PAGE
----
Can I just say that late summer in Texas can just absolutely suck it.
This is the season where all we hope for is survival for our plants and ourselves. We did actually have a “cold front” blow through for a couple of days- where the morning was in the low 70s and the afternoon only got up to about 93. A legitimate cold front round these parts. And now it’s gone. I just googled “does sweating burn calories.” Nope, it sure doesn’t, so there goes any vestige of a silver lining.
The webworms are back for their second round in all the surrounding pecan trees. There was one on a low enough branch that I could rip the webbing open and was glad to see a red wasp moved in within minutes afterwards to attack the caterpillars. Evil of me? Yes. Super satisfying? Also yes.
I’ve already pulled out one of the cherry tomatoes because it was so covered with spider mites it wasn’t salvageable and I worried about them spreading to the other tomatoes. No surprise there… they did anyway. So far the surviving three are limping along in spite of it.
The garden isn’t ALL hideous and dead- but I’ll give you the real look of a Texas garden here- not the pulled in tight shots of the few things that look okay. So here is a few comparative before and after pictures to illustrate what I’m talking about.
How about a before and after on the lawn?
The grass in the back is ignored. We water the St. Augustine lawn we installed in the front yard, but the back we don’t because we plan on putting in a large brick patio soon, and the less bermuda in the world the better. But oh man does it go from “Alright looking if you don’t get too close” to “don’t fall in the lawn chasms” real quick.
The ground cracks and grass dies in the heat and drought of the summer.
And, perhaps the most devastating to lose:
Into every Texas life a little no rain must fall, I guess. Even in the midst of a central Texas summer, there is hope amongst the ruins…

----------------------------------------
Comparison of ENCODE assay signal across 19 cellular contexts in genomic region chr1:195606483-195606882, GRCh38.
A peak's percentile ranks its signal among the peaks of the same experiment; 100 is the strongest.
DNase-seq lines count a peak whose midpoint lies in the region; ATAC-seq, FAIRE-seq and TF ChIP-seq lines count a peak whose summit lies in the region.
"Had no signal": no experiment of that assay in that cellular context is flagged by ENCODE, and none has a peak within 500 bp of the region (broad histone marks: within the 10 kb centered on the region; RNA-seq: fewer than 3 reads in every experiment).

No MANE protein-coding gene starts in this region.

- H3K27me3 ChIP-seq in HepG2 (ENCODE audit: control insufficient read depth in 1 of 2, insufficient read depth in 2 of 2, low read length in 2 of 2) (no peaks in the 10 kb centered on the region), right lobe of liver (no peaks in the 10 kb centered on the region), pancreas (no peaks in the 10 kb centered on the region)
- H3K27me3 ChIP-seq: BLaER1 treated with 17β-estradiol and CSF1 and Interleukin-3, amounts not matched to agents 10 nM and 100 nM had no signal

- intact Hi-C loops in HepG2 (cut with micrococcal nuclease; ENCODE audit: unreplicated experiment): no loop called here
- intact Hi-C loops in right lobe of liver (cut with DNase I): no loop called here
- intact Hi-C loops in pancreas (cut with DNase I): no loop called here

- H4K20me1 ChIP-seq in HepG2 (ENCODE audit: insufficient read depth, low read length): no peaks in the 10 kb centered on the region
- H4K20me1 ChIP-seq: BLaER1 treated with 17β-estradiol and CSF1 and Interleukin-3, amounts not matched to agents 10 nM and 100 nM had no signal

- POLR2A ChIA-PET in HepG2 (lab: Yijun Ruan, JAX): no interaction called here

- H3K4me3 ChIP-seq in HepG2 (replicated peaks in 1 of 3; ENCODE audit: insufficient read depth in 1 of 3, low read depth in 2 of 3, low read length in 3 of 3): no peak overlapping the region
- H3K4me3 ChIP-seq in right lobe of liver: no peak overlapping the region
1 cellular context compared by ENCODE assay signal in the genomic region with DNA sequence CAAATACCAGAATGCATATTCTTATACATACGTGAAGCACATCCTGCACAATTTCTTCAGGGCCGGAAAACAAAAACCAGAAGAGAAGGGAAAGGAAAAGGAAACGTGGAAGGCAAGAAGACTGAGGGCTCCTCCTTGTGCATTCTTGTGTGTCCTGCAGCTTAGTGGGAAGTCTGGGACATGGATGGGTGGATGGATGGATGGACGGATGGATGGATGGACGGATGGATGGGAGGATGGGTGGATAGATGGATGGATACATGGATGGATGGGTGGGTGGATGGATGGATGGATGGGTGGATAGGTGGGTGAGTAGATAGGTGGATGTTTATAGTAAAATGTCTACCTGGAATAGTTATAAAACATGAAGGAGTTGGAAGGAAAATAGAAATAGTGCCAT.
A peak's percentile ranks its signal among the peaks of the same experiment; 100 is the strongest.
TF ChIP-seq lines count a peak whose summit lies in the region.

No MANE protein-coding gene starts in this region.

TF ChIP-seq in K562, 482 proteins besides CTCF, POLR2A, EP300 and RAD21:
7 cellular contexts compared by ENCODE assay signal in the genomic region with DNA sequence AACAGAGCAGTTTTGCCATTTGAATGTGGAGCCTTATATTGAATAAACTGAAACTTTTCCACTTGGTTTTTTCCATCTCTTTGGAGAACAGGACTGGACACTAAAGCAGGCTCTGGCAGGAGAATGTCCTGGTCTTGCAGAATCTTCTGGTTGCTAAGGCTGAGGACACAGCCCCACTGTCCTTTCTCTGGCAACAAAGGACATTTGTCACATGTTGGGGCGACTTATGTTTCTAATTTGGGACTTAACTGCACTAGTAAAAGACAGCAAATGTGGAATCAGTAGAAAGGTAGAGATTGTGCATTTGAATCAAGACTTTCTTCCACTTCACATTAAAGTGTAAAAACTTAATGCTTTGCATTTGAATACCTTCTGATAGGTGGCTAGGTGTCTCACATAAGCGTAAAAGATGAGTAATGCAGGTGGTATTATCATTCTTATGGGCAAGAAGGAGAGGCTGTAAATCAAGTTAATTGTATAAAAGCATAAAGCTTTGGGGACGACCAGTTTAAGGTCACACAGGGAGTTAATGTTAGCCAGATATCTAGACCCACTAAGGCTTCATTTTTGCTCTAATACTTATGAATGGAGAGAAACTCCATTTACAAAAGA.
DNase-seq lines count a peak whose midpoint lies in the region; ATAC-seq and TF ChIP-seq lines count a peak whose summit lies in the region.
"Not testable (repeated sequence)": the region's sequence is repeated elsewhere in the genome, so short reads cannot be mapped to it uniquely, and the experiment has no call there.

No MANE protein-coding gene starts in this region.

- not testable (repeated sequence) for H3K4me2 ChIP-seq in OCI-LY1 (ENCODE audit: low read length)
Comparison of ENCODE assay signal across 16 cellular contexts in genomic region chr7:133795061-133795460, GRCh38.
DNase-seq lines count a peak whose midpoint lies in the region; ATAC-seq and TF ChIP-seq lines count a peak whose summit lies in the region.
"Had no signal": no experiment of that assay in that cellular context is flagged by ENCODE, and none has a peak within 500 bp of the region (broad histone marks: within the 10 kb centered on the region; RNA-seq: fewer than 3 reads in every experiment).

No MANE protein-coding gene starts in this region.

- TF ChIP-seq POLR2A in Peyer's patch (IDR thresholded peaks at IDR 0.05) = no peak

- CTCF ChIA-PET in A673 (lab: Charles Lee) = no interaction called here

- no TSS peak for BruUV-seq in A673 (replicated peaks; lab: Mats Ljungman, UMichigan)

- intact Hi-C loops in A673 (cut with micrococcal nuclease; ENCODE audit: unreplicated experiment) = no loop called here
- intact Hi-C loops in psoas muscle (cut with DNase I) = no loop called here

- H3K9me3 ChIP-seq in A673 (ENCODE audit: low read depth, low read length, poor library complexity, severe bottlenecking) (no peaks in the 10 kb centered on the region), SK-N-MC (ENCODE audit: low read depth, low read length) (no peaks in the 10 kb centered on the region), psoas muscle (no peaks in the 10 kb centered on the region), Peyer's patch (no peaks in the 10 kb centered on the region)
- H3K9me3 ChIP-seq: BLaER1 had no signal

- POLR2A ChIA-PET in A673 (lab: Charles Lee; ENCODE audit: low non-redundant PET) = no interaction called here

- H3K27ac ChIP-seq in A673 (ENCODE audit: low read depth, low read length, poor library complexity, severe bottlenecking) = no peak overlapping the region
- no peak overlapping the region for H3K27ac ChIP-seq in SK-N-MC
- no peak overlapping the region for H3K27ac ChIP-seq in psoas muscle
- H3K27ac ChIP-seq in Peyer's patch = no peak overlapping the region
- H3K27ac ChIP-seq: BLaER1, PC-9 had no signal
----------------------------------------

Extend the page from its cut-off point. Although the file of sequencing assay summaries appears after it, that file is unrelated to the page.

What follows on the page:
The world doesn’t all look like this though. I got back a few weeks go from a trip to Canada and Minnesota so I’ll leave on some shots I took on that trip as a reminder to myself to just hang in there.
And on the way back from Manitoba I spent a couple of days in St. Paul, MN with my aunt.
One of my favorite places to go when I’m up there, and that my aunt indulges me in on just about every trip, is the Minneapolis Sculpture Garden. And we’re going to talk about this even though it isn’t my favorite piece, but we MUST discuss Spoonbridge and Cherry.
Okay but here is the thing- that picture is NOT one I took on that trip! It doesn’t look like that anymore! The cherry is not bright red now, it’s this weird brown undertoned dark red/plum color! My aunt and I are scandalized! No one has any answers! We must have answers! (I was so scandalized I forgot to take pictures so you’ll have to take my word on it.)
There have been other big changes to the sculpture garden too, not just the color on the cherry. They’ve moved the pieces around, have taken some beloved ones out, added some “meh” new ones, and replaced lots of the lawn with pollinator gardens/wildflowers. And I’m cool with that last part, but they stuck my FAVORITE piece off on the edge, right next to a street, and it really loses some of the effect due to the backdrop now, which is a bummer.
If you have a chance, go see it. Just try to imagine it without the street behind it. At least this way more people can see it from that street, right?
Here in Texas it’ll cool off right around October (sometimes December), so we are all just hunkering down and surviving till then.
2 thoughts on “August. In Texas.”
I am so sorry for your heat and drought.
I had a problem with Japanese Beetles which devastated my buttercups! So I kind of feel your pain. So sorry…
Oh, that is heartbreaking for a gardener to have so much heat and drought. But the rain will come. Summer is winding down. It won’t last forever.
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